A point of fascination for many people and historians alike has been the role of women in the Holocaust, specifically female members of the SS and the Nazi party. Due to the stereotyping of women throughout history, many have been utterly shocked by the actions of female Nazi guards because, other than the actions being unspeakable, they were simply female. This, of course, is a pretty outdated view as evil has no gender and it is perfectly plausible for the perpetrators to be male or female.
Nevertheless, in this guide, we will be shedding light on some of the most notorious female Nazi guards and what role they played in the Holocaust.
Female Nazi Guards tended to be from lower to middle-class backgrounds and usually had no relevant work experience under their belt upon recruitment. It was also common for their professional backgrounds to heavily vary since there were no requirements other than simply being willing to carry out orders.
There was a feeder organisation known as The League of German Girls which acted as a means of indoctrination of young women to then push them into wanting to become part of the SS.
It has been documented that the SS men were told by Himmler to regard any female SS members as their equals and their comrades.
Irma Ida Ilse Grese was an SS guard serving at the concentration camps of Auschwitz and Ravensbrück. She also served as a warden on the women’s section of Bergen-Belsen.
After the liberation of the camps, Grese was convicted of crimes involving murder and ill-treatment of prisoners and was consequently sentenced to death at the age of 22 during the Belsen trial. She was famous for being the youngest woman to die under British Law in the 20th Century.
Grese is particularly notorious for her sexual violence against inmates and her frequent sexual relationships with other SS guards – she was regarded as a nymphomaniac.
One of her lovers was none only than Josef Mengele, Angel of Death. She was part of the gas chamber selection and often chose women based on whether she believed them to be more beautiful than she was. Grese had a thing for personal-grooming, expensive custom clothing and the overuse of perfume – which was believed to be a deliberate act of sadism against them female inmates who obviously had nothing.
Maria Mandl was an Austrian SS guard working at Auschwitz, where she is believed to have been responsible for over 500,000 deaths of female inmates.
At the start of her career, Mandl oversaw things like daily roll calls as well as punishments such as beatings. She later progressed to being the top Female ranked guard with full control and say over the female Auschwitz camps and female subcamps.
Mandl earned herself the nickname “The Beast” after she was regularly known for partaking in the selection for the gas chambers and other forms of mass murder.
Mandl created the Women’s Orchestra of Auschwitz which was for the purposes of accompanying executions, selections, transportations and daily roll call. According to a Holocaust survivor, Lucia Adelsberger, the female inmates were made to march in time to the music, even after coming back exhausted from forced labour.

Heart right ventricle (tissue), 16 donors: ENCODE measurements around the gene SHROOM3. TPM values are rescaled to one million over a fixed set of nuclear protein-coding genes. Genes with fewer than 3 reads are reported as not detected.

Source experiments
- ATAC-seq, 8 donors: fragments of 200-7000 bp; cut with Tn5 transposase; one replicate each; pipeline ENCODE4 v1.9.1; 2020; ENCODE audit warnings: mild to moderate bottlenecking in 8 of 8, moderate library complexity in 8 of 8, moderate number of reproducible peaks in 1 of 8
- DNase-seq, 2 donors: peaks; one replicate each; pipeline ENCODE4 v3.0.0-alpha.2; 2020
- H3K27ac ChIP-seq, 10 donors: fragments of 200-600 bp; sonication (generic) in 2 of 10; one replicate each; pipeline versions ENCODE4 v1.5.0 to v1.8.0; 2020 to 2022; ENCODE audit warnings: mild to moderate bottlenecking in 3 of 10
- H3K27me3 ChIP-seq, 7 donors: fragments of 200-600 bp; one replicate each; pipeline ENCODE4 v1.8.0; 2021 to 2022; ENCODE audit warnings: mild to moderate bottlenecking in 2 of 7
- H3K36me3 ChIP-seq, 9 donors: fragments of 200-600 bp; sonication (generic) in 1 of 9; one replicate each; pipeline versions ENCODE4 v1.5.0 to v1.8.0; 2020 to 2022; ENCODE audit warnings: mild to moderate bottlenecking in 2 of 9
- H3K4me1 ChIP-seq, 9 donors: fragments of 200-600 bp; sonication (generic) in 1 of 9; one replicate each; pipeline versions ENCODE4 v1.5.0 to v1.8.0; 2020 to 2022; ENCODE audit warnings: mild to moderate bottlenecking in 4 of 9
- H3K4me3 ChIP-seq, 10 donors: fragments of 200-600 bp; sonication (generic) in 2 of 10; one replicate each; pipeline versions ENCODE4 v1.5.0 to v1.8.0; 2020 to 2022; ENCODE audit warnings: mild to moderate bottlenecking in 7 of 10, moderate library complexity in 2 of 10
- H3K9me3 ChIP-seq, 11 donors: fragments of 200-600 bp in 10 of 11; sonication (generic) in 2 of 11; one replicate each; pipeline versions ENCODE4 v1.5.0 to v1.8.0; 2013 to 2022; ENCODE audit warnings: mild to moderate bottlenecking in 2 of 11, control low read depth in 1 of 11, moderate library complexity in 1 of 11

For her crimes against humanity, Mandl was executed at the age of 36.
Herta Bothe was a Nazi concentration camp guard at Ravensbrück-stutthof and Bergen-Belsen. She was recorded to have been 6ft 3 and known as the “Sadist of Stutthof” due to her merciless beatings of female prisoners.
At the age of 24, she accompanied a death march of women from central Poland to Bergen-Belsen. At the Belsen trial, she claimed that she had stuck prisoners with her hand as a means of discipline but never used an instrument to do so, nor did she claim to have killed anyone. She was sentenced to ten years in prison and is still alive today. In a rare interview she said:
“Did I make a mistake? No. The mistake was that it was a concentration camp, but I had to go to it, otherwise, I would have been put into it myself. That was my mistake.”
She also outlined that when the camps were liberated, she was forced to bury rotting corpses in mass graves. She stated that those forces were not allowed to wear gloves and had to carry them themselves with no aid whatsoever.
Elizabeth Volkenrath was a supervisor as a variety of Nazi Concentration camps during World War II. Volkenrath was in charge of selecting prisoners for the gas chambers and later became in charge of all camp selections for female prisoners.
She stood trial in the Belsen trial and was eventually sentenced to death after being found guilty of crimes against humanity.
Strictly speaking, IIse was not an SS guard herself but her husband Karl Koch was the commander of Buchenwald. Using his power, he granted her a position in the camp where she earned a reputation and was called the “Witch of Buchenwald”.-
She was known to have often inspected prisoners upon arrival to see if they had any interesting tattoos on their skin. If she ever saw anything she liked, she would have the prisoners killed and use their skin to make items like lampshades or book covers.
Koch was actually acquitted in 1944 after the lack of evidence, whereas her husband was executed. Later, she was sentenced to life imprisonment and later committed suicide in 1967 at the age of 60 out of shame and desperation. It has been reported that she suffered from severe delusions where she became convinced that any concentration camp survivors would come and attack her in her cell.